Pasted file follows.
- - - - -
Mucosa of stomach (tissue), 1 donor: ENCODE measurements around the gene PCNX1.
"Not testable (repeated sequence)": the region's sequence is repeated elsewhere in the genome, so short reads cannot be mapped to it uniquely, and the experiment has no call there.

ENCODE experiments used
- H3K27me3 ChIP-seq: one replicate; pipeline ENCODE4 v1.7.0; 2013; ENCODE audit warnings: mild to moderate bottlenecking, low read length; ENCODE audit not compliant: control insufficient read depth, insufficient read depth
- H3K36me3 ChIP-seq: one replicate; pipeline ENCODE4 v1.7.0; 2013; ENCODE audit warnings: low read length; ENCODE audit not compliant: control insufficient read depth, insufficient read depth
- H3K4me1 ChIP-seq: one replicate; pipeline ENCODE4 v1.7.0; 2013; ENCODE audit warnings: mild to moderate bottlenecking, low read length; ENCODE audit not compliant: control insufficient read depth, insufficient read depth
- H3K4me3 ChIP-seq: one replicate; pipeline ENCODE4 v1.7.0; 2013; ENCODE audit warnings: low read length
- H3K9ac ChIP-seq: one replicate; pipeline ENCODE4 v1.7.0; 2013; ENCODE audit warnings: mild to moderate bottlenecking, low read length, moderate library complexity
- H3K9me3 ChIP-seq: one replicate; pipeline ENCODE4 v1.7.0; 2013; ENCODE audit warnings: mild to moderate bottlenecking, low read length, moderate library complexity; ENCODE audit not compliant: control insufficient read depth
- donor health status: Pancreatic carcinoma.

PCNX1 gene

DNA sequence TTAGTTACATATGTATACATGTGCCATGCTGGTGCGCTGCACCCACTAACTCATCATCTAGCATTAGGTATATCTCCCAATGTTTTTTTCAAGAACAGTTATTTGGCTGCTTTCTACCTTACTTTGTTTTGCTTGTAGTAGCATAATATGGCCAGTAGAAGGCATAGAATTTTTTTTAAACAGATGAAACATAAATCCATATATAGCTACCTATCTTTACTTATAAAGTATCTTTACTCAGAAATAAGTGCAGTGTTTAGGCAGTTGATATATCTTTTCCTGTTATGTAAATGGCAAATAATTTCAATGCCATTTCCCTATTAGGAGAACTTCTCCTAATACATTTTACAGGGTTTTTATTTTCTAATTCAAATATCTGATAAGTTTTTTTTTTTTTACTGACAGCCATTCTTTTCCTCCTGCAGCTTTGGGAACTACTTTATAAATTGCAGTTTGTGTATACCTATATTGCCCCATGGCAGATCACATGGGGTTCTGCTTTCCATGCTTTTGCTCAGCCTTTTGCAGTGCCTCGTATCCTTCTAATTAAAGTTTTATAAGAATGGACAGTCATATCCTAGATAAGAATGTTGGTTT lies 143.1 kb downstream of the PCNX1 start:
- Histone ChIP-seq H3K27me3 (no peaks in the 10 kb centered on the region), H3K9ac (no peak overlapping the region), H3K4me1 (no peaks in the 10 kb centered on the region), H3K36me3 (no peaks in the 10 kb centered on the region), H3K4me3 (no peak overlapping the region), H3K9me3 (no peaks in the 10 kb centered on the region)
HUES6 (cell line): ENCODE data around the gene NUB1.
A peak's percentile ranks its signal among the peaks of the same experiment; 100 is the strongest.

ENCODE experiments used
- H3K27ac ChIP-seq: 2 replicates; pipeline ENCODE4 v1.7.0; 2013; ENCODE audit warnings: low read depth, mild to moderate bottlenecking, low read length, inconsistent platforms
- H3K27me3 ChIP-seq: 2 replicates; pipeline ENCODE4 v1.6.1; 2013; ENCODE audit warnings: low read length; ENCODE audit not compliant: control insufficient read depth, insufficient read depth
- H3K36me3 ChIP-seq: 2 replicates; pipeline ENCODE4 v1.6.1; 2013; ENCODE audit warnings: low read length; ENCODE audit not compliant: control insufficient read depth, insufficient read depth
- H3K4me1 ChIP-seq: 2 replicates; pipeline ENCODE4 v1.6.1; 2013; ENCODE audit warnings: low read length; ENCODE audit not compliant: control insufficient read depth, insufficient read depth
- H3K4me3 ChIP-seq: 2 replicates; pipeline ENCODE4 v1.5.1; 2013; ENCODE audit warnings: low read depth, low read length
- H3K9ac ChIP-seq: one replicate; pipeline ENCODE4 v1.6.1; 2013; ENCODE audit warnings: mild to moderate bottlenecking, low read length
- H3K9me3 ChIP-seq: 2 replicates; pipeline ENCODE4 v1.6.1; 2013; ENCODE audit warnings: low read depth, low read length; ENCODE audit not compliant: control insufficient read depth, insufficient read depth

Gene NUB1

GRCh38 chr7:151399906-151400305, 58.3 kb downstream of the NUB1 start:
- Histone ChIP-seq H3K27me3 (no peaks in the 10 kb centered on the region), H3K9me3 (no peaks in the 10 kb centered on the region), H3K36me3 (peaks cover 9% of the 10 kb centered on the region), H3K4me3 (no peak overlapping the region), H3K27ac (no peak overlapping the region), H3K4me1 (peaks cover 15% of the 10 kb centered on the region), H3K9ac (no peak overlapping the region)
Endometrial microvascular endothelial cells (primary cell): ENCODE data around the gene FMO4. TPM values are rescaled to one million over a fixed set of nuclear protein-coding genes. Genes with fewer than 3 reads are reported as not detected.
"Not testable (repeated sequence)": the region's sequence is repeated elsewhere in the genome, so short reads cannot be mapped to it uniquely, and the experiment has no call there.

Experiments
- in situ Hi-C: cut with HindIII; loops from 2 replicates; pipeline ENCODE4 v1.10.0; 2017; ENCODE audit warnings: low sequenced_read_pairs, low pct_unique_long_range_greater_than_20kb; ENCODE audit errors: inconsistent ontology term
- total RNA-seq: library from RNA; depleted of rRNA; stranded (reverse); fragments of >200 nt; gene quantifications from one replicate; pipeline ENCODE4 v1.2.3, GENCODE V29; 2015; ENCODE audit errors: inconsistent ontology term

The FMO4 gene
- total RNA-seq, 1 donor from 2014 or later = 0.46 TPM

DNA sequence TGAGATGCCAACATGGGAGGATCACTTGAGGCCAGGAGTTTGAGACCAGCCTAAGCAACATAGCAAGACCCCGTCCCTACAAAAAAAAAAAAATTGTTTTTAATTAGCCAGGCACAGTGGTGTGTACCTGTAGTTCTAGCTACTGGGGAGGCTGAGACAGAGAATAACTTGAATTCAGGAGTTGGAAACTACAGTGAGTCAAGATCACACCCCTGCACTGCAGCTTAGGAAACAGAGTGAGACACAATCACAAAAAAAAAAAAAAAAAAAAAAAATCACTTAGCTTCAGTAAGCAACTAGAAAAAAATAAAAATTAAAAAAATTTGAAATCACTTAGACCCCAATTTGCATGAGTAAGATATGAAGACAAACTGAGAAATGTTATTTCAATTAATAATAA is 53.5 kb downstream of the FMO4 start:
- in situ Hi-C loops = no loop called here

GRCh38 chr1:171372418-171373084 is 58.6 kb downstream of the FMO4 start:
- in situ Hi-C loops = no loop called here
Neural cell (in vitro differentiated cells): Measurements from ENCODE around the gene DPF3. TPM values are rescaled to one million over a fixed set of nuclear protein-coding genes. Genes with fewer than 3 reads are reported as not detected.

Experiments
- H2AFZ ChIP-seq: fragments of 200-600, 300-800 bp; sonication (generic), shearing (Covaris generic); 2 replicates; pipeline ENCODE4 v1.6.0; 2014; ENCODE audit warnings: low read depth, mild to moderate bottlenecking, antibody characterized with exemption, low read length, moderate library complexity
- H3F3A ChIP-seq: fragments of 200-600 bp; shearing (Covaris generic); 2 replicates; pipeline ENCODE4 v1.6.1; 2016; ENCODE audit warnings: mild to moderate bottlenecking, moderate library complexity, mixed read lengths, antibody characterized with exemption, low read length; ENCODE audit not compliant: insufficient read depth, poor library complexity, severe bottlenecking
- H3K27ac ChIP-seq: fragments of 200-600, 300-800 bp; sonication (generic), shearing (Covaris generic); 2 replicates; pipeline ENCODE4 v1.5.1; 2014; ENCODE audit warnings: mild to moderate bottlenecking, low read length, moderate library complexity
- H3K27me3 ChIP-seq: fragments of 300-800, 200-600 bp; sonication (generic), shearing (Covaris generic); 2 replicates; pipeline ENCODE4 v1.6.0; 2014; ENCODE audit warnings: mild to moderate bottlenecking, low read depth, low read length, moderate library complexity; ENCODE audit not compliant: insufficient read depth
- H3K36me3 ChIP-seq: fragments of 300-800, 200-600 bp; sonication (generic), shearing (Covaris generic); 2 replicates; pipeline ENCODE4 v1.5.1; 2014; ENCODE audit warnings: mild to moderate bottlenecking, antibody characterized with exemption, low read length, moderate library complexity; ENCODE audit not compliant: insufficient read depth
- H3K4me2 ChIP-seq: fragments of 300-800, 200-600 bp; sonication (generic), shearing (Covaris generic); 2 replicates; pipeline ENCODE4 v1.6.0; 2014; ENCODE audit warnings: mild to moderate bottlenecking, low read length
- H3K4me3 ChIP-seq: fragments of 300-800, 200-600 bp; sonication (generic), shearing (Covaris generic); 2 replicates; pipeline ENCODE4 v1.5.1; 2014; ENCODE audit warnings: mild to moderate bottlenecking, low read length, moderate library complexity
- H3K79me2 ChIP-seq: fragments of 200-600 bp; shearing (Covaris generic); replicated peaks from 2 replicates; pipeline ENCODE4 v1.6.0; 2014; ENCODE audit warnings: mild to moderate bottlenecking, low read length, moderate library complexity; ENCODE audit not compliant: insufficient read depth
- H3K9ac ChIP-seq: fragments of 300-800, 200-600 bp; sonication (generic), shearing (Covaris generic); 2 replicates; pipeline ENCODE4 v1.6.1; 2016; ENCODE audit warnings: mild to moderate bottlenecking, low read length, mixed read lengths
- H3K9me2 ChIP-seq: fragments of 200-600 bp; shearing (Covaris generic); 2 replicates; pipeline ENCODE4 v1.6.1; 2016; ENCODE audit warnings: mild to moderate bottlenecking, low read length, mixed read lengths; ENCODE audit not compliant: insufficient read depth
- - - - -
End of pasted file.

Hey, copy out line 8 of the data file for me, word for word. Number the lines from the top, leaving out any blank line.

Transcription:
- H3K9ac ChIP-seq: one replicate; pipeline ENCODE4 v1.7.0; 2013; ENCODE audit warnings: mild to moderate bottlenecking, low read length, moderate library complexity